Why Are You Single?
About the Guest
Lisa Anderson talks candidly about the reasons some singles find themselves spouse-less.
Why Are You Single?
Bob: Are singles today over-thinking relationships? Lisa Anderson says, “Maybe.”
Lisa: My mom got married in the ‘50s. She met my dad in college, stalked him at a few basketball games, went to a senior banquet, and got married. She is like: “Lisa, why are you doing personality tests on these guys? Why are you, like, stalking them online?” It was so much simpler then, and I think some of that needs to come back.
Bob: This is FamilyLife Today for Tuesday, September 4th. Our host is Dennis Rainey; I’m Bob Lepine. There are some right ways and some wrong ways to live as a single or to pursue one another as possible marriage partners. We’ll spend time talking about that today with Lisa Anderson. Stay with us.
And welcome to FamilyLife Today. Thanks for joining us on the Tuesday edition. I want to ask our guest the first question today; can I do that?
Bob: I mean—
Dennis: Let me just introduce her.
Bob: I’ve got a hardball/fastball question I want to ask.
Dennis: Lisa Anderson joins us from Focus on the Family®. She is the author of a new book called The Dating Manifesto: A Drama-Free Plan for Pursuing Marriage with Purpose. She gives leadership to the young adult ministry at Focus; also, hosts a radio and podcast called The Boundless Show. So, fire away, Bob.
Bob: Alright; so, I think you can handle this—by the way, welcome back.
Dennis: Oh, she can handle it.
Lisa: Thank you; great to be back. Well, I’ll see if it’s great to be back after your question. [Laughter]
Bob: Okay; here’s the question—you have celebrated your 30th birthday; right?
Bob: That was a couple years back since you did that.
Lisa: It was; yes.
Dennis: Bob/Bob—be careful, Bob.
Dennis: Be kind; be kind.
Bob: And you’re single and never married?
Bob: And you’ve had a desire to be married?
Bob: Whose fault is it that you are not married?
Lisa: [Laughter] It is a few people’s fault—I like to say. In fact, I’m going to spread the blame here. I only half-jokingly tell people that: “I blame my 20s on myself,” “I blame my 30s on men,” and “Now, I just crossed the 40 mark; so I’m going to start blaming God. That’s my story that I’m sticking to.” [Laughter]
You know, it’s funny; because I did not think about singleness until I turned 30. That was because I was like, “The last thing I’m ever going to have to grapple with is singleness in my 30s,”—I assumed that I would be married in my 20s. I even went and paid for a Christian university education that basically netted me nothing in the marriage department: “Thank you, Trinity International University!” [Laughter]—
—assuming that I would—Trinity has a seminary attached to it; you would think I would find someone!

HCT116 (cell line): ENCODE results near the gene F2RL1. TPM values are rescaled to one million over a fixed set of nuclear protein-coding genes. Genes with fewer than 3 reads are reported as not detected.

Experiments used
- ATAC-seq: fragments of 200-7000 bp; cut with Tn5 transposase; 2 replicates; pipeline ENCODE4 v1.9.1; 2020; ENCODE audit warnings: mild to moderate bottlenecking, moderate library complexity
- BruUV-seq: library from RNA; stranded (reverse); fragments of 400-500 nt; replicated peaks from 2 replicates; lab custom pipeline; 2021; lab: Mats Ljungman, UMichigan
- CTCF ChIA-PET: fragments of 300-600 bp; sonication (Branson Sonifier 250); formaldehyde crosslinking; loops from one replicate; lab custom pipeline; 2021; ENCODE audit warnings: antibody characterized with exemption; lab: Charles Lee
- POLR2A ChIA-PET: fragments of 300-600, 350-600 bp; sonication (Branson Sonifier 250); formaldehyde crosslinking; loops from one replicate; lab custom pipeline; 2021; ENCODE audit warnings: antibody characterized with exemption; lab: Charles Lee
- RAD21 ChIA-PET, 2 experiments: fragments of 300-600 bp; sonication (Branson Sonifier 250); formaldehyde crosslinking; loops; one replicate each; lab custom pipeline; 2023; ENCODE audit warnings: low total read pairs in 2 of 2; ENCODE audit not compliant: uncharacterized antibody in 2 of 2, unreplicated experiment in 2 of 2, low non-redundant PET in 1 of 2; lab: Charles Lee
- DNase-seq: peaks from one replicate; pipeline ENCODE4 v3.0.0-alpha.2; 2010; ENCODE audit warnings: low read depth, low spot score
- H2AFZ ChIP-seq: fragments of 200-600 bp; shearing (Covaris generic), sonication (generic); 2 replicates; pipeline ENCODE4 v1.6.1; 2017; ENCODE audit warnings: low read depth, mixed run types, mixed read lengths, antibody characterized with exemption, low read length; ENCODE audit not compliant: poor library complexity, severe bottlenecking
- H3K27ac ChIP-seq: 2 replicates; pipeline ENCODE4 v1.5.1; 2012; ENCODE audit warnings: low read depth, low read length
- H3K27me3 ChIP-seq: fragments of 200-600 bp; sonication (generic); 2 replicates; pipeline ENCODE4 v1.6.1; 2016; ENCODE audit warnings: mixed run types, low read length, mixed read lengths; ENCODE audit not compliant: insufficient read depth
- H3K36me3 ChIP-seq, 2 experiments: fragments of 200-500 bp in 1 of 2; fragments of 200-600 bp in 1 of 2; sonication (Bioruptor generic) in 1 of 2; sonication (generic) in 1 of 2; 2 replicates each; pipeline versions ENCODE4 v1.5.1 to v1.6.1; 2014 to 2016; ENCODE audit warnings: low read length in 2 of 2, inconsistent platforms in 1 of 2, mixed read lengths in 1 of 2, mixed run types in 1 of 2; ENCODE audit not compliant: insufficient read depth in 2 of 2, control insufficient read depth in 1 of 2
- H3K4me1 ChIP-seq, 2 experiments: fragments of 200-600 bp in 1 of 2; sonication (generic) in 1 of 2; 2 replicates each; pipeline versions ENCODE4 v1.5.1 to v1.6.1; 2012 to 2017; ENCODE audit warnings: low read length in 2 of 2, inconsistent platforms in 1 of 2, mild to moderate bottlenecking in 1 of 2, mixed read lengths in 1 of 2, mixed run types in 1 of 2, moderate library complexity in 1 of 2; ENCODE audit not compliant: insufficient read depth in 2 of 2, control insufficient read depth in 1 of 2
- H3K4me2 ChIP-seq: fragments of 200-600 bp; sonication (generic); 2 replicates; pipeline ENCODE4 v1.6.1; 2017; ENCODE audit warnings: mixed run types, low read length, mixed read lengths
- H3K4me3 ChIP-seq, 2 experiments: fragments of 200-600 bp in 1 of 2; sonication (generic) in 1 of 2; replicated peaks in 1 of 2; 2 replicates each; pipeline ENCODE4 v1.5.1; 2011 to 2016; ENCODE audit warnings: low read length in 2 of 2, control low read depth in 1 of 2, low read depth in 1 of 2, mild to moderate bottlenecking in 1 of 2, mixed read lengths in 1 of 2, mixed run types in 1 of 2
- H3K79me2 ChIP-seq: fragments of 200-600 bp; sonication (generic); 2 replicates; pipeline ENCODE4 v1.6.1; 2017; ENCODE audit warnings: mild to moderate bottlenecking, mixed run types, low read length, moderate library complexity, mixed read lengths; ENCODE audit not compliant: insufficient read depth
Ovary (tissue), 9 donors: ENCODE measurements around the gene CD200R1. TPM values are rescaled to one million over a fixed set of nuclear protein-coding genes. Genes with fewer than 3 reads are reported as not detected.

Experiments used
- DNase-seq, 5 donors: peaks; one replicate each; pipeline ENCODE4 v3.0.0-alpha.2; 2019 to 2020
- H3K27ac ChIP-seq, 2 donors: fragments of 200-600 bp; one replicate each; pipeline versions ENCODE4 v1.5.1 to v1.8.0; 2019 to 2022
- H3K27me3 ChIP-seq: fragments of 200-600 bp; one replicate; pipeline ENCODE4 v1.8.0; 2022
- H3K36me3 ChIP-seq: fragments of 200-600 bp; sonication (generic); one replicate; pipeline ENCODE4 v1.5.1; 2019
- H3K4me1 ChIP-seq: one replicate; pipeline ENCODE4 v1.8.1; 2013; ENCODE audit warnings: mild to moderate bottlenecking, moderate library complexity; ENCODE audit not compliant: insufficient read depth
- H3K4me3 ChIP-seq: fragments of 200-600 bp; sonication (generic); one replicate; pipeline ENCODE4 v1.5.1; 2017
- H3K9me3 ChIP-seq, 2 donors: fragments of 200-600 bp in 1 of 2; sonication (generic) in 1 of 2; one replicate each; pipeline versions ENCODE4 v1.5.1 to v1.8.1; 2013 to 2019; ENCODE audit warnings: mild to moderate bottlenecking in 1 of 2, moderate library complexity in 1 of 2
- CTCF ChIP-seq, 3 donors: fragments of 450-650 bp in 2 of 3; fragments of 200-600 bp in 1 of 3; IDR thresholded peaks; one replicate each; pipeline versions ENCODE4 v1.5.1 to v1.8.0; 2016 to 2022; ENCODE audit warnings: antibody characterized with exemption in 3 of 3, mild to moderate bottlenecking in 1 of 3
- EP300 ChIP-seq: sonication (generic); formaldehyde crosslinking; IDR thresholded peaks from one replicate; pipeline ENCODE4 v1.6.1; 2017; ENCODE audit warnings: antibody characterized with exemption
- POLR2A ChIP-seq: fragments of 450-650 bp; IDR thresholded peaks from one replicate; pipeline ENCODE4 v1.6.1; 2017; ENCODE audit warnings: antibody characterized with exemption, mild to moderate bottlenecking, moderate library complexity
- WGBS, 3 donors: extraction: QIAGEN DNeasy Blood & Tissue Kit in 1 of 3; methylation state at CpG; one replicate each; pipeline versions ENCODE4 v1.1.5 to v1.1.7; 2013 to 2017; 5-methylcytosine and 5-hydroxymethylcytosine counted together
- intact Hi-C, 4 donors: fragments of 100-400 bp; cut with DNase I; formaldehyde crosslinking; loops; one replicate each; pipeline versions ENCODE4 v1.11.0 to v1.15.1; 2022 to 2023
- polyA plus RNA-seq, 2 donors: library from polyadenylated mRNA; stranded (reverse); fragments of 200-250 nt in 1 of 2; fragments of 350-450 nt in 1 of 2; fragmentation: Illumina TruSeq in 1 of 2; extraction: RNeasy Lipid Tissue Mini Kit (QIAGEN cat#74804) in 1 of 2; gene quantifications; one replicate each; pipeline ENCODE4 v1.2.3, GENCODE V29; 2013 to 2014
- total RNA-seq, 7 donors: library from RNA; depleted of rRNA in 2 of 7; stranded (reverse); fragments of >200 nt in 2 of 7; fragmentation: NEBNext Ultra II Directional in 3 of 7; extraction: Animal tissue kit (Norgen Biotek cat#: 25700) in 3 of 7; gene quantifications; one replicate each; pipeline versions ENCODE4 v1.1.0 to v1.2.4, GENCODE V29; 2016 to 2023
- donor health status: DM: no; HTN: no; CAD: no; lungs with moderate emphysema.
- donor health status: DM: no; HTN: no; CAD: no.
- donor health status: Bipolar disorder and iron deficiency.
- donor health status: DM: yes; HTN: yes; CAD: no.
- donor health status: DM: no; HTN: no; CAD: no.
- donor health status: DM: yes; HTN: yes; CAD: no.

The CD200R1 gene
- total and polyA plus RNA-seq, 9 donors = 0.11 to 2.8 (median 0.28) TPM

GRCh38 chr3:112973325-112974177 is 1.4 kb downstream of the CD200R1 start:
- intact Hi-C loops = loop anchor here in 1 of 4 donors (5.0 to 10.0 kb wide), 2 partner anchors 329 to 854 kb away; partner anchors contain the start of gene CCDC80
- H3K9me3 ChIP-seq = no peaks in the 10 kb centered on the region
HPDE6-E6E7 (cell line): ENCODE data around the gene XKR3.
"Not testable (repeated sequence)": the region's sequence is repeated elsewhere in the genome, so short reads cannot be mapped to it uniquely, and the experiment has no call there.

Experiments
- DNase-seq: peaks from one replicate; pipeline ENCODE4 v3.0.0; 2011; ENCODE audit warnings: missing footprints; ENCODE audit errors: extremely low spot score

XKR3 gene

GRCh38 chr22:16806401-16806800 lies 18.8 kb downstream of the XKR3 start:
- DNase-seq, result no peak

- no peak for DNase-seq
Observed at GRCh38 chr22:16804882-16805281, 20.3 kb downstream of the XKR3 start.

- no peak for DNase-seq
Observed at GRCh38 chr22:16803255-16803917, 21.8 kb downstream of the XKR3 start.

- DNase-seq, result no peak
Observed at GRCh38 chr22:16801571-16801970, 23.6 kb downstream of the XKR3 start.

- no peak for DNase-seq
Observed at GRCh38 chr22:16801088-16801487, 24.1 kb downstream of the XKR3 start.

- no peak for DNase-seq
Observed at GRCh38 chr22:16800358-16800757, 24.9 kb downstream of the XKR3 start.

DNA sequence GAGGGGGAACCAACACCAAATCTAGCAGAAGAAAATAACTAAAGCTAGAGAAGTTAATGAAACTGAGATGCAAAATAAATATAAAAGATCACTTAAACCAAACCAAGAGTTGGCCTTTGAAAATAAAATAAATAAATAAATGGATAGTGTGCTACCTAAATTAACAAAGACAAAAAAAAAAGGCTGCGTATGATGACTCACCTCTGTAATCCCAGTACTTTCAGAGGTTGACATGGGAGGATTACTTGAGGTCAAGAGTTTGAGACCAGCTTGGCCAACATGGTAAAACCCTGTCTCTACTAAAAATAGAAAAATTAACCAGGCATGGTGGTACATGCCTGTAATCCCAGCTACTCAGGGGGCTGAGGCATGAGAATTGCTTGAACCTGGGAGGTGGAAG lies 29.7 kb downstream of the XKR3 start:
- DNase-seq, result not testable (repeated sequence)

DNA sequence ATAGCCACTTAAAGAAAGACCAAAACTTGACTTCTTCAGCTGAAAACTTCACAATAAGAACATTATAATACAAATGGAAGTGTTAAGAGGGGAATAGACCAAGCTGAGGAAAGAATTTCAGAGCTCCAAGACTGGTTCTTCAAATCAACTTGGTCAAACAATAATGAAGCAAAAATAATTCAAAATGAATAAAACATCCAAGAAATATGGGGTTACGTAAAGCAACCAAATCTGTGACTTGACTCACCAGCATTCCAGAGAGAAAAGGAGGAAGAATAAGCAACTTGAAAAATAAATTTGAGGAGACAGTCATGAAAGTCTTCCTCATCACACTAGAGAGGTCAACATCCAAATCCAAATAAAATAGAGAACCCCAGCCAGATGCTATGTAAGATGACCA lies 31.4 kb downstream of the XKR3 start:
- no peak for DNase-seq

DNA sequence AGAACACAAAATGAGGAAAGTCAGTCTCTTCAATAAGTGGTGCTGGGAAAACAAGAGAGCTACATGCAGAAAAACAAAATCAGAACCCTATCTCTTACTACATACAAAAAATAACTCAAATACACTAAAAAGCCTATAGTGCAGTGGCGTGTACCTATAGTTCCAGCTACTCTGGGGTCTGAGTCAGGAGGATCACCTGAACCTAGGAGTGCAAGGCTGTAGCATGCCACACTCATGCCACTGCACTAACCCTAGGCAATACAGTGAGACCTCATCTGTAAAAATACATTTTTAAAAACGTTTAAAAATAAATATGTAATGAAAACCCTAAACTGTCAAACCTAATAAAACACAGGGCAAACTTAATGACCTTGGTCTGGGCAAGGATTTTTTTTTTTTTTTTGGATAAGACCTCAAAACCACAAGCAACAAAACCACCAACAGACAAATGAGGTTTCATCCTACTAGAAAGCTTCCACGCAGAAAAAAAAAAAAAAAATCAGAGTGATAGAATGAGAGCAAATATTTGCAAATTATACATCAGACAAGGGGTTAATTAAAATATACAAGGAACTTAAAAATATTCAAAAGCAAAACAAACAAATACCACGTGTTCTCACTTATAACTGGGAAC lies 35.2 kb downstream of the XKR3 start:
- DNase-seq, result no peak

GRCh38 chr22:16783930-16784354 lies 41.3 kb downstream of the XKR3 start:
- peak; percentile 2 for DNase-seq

Bob: You should if you’ve got undergrad and graduate.
Lisa: No; yes.
Dennis: A whole building full of guys!
Lisa: There is a cornucopia of opportunities there, and that did not work out for me. So, I think / I say to myself—it’s interesting because I think of my 20s and I realize—and that’s what a lot of this book is about—addressing the missteps that I made and saying to myself, “Okay; there are a lot of things that I could have done differently in my 20s.”
Then, by the time I moved into my 30s, you are very much—not to make this seem too formulaic—but you are dealing with a numbers game at that point because people have gotten married / people have dropped off the radar. You know, as a—I remember hearing the illustration, one time, about like the subway keeps coming. Gradually, fewer and fewer people get off the train—and those are the people that you can have a conversation with, so it becomes a numbers game.
As you move into your 30s and beyond, you start seeing, as well—
—people who are afraid of marriage / people who have not gotten married for a certain reason; people who are now married and divorced and wanting to remarry; people who have accumulated a significant amount of baggage in relationships and stuff; and people who, quite frankly, are just—as I like to say—single for a reason and not just a season. [Laughter]
Bob: Yes. [Laughter]
Lisa: There are—now, I’m not going to name any names, maybe; but you know, maybe, off the air. [Laughter]
Dennis: Well, we’ll post a list on our website. [Laughter]
Lisa: It’s tricky. Yes; exactly. We’ll make that an added feature. [Laughter]
But no; it’s just true. But what I’ve had to realize—and did kind of, as working through this and prior to writing the book, is that I have to look back and realize—that in the midst of all the craziness, my own mistakes, others mistakes, the culture—I mean, I grew up in a generation birthed out of Roe v. Wade. We don’t even know how many people in my generation were aborted—
Lisa: —and are no longer obviously potential marriage matches.
We have a small generation as a result. I have to say to myself, “That’s statistics, but God doesn’t operate in statistics.”
Bob: So what are the top three to five things that a 40-year-old Lisa would tell a 22-year-old Lisa?